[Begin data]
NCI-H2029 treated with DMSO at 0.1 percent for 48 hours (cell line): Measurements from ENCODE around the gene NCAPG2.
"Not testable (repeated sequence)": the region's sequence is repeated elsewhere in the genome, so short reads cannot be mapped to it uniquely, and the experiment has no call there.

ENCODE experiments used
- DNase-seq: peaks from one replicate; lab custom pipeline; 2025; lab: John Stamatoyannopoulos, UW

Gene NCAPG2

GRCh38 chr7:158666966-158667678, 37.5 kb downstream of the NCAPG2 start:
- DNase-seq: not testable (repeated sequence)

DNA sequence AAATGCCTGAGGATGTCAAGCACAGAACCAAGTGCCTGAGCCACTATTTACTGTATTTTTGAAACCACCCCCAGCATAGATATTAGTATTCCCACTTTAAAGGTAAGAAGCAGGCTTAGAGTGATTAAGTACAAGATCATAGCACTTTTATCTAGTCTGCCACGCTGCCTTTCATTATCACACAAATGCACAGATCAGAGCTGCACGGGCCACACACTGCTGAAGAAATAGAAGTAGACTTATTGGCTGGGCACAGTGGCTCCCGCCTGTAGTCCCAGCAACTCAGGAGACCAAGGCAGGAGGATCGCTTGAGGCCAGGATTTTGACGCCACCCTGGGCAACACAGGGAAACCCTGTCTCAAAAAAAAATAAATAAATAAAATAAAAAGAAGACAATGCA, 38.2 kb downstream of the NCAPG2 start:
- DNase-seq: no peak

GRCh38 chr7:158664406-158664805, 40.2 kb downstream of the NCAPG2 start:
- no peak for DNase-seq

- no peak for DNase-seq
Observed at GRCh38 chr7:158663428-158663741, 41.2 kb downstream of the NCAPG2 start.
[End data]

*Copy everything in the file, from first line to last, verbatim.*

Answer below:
NCI-H2029 treated with DMSO at 0.1 percent for 48 hours (cell line): Measurements from ENCODE around the gene NCAPG2.
"Not testable (repeated sequence)": the region's sequence is repeated elsewhere in the genome, so short reads cannot be mapped to it uniquely, and the experiment has no call there.

ENCODE experiments used
- DNase-seq: peaks from one replicate; lab custom pipeline; 2025; lab: John Stamatoyannopoulos, UW

Gene NCAPG2

GRCh38 chr7:158666966-158667678, 37.5 kb downstream of the NCAPG2 start:
- DNase-seq: not testable (repeated sequence)

DNA sequence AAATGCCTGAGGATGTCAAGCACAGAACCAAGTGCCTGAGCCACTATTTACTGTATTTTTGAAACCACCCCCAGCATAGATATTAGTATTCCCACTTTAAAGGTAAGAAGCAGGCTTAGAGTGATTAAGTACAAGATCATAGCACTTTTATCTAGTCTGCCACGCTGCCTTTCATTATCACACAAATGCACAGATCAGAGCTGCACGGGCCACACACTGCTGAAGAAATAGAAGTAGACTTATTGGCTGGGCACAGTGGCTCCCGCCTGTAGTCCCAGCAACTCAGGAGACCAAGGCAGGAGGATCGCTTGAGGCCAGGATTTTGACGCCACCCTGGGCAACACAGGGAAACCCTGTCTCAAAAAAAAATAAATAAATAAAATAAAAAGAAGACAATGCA, 38.2 kb downstream of the NCAPG2 start:
- DNase-seq: no peak

GRCh38 chr7:158664406-158664805, 40.2 kb downstream of the NCAPG2 start:
- no peak for DNase-seq

- no peak for DNase-seq
Observed at GRCh38 chr7:158663428-158663741, 41.2 kb downstream of the NCAPG2 start.